• Ordered Logistic Regression
  • Playoff Series
  • Effect Of Rest
  • Nba Finals
Open Access

Probabilistic models comparing Fast4 and traditional tennis

Published Online: 31 Dec 2018
Page range: 141 - 162

Abstract

Abstract

Tennis matches are hierarchies made up of sets containing games which, in turn, contain points. Traditional tennis games and tiebreakers could theoretically be infinite in length because a player needs to be at least 2 points ahead of the opponent to win. Fast4 tennis is a newer format of tennis that has been used at a number of levels of the sport including professional tennis where it has been used in Next Generation Finals events since 2017. The purpose of the current investigation is to compare the traditional tennis format to Fast4 tennis in terms of the probability of different players winning matches and the duration of matches. Probabilistic models of Fast4 tennis games and tiebreakers were developed. These models allowed the probability of winning games and tiebreakers to be compared between the two formats of tennis for a range of probabilities of players winning points. The models were then used within a series of simulations to determine the probability of winning sets and matches as well as the durations of games, tiebreakers, sets and matches in the two formats. Each component of the two formats of tennis was simulated 100,000 times revealing a reduced impact of serve, greater chance of upsets and shorter matches in Fast 4 tennis than in traditional tennis. The probability of players of differing abilities winning matches as well as the duration of tennis matches should be considered by those making decisions on the format of matches to be applied in tennis tournaments as well as by those preparing to compete in such tournaments.

Keywords

  • Rule Changes in Sport
  • Probability
  • Simulation
  • Match Duration
Open Access

The training of soccer assistant referees beyond on-field experience: the use of the Interactive Video Test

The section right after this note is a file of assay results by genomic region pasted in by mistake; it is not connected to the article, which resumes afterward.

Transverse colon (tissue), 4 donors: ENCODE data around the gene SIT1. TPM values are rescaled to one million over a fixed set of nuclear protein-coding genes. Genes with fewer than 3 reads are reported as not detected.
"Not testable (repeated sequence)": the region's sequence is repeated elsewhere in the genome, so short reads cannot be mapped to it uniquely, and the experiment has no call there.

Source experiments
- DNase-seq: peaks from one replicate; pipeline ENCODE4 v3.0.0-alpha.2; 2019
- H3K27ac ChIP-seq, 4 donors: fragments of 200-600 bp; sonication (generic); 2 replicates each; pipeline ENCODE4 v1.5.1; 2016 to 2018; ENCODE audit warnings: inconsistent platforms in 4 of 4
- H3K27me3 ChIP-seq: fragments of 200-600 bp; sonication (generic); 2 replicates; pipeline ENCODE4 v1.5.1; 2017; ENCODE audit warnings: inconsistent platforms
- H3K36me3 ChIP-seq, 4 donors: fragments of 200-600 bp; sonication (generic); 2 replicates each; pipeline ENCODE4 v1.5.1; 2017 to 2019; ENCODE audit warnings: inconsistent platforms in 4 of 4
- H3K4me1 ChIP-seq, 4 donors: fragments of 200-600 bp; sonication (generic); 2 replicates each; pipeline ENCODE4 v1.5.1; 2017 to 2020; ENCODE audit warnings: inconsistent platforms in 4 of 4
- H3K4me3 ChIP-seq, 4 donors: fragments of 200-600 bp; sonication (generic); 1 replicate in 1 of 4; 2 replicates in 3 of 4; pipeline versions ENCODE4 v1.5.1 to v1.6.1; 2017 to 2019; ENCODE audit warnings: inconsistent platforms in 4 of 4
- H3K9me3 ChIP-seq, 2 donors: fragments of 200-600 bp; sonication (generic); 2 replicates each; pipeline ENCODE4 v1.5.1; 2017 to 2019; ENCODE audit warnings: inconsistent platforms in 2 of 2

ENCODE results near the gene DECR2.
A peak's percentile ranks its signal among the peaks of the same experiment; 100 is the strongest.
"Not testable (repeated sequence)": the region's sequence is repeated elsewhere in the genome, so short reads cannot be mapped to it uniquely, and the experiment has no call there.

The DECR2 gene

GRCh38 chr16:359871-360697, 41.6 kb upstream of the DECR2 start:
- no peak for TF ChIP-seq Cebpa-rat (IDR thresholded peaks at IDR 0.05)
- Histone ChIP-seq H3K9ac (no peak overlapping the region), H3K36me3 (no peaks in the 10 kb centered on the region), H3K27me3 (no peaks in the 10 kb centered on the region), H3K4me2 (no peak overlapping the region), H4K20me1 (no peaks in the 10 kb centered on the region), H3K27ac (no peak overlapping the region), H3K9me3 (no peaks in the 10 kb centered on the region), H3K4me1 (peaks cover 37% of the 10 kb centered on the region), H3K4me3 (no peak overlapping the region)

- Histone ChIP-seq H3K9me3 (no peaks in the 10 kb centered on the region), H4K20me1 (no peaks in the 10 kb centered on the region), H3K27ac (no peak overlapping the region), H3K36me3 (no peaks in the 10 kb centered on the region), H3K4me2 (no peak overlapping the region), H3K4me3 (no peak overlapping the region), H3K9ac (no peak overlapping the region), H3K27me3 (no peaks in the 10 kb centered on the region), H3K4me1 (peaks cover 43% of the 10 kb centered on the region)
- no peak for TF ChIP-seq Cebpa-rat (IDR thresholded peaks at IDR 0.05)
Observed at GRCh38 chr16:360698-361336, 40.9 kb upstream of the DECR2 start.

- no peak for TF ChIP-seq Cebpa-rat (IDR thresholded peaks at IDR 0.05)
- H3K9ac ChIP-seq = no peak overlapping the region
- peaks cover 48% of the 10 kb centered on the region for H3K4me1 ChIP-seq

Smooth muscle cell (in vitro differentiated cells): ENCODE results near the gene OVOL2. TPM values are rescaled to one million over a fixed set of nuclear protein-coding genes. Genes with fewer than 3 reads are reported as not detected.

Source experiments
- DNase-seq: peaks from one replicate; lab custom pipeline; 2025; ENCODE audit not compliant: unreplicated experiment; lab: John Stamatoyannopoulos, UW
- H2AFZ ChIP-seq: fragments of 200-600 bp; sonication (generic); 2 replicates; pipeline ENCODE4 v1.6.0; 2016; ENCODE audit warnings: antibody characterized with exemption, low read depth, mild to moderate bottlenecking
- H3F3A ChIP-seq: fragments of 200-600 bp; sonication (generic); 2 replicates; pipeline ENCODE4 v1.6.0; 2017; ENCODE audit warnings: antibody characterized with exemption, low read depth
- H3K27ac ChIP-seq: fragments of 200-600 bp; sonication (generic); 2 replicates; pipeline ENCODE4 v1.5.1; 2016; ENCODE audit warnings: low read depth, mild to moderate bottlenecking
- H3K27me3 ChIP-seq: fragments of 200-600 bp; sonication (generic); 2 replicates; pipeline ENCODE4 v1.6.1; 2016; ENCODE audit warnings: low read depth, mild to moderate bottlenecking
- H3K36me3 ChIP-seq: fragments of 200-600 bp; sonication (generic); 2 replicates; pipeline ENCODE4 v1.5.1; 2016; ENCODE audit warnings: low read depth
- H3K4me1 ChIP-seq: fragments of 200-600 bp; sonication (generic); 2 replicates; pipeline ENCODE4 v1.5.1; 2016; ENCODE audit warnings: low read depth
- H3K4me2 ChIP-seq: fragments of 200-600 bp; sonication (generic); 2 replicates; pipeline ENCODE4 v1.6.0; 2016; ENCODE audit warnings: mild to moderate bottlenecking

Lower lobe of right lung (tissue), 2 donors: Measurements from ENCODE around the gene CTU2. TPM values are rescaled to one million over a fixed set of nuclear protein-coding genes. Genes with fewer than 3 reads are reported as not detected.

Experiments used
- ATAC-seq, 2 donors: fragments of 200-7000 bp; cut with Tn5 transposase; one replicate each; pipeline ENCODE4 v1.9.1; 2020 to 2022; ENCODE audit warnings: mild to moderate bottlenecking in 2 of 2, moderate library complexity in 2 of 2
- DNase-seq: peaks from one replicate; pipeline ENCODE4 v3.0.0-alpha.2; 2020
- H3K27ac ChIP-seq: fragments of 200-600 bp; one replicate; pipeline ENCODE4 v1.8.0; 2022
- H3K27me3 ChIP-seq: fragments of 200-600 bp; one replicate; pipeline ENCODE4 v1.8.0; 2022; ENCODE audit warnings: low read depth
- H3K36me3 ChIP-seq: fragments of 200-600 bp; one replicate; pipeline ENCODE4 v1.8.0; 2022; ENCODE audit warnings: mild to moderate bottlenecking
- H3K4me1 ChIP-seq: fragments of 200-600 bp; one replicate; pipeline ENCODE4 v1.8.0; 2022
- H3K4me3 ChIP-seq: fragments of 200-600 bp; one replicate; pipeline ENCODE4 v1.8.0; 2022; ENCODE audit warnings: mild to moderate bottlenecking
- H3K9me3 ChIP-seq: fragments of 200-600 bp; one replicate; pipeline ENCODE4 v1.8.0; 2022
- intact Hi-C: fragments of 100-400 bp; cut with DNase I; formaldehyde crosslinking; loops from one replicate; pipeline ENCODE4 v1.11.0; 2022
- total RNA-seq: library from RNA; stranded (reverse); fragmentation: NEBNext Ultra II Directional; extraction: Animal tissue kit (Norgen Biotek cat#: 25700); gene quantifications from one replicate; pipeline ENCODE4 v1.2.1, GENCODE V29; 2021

Published Online: 31 Dec 2018
Page range: 163 - 174

Abstract

Abstract

The main objective of this article was to analyse whether the Interactive Video Test (IVT) is a useful tool for the practical off-field training of soccer assistant referees, and if its use could reduce erroneous on-field decisions when applying Law 11 of the Laws of the Game. Assistant referees were taken from the Spanish 2nd “B” and 3rd Divisions, and were divided into two groups, the Experimental Group (EG) and the Control Group (CG). The referees in the EG were trained with the Interactive Video Test by analysing 720 off-side decisions. Subsequently, both groups were assessed in on-field tests involving the simulation of 326 possible off-side situations. When the results of both groups were compared, there was a continuous improvement over time in the EG associated to the use of the IVT, significantly better than the improvement of the CG. Moreover, the IVT proved to be a good diagnostic tool to assess the skills of assistant referees in perceiving and evaluating off-side situations.

Keywords

  • Assistant Referee
  • Football
  • Decision-Making Skills
  • Judging Offside Training
  • Var
Open Access

Geometric simplification of a new penalty area for football

Published Online: 31 Dec 2018
Page range: 175 - 181

Abstract

Abstract

A geometric simplification of a recent proposal for a new geometry of the penalty area for football (soccer) is presented. A simplified line is necessary because the fully mathematical curve previously proposed can be difficult to implement in the real world of football, which has thousands of tournaments at all –economic and generational–levels of the sport. The idea behind the proposal is that the game and its fairness can be improved if the penalty area is drawn according to mathematics or a measure of actual scoring chance.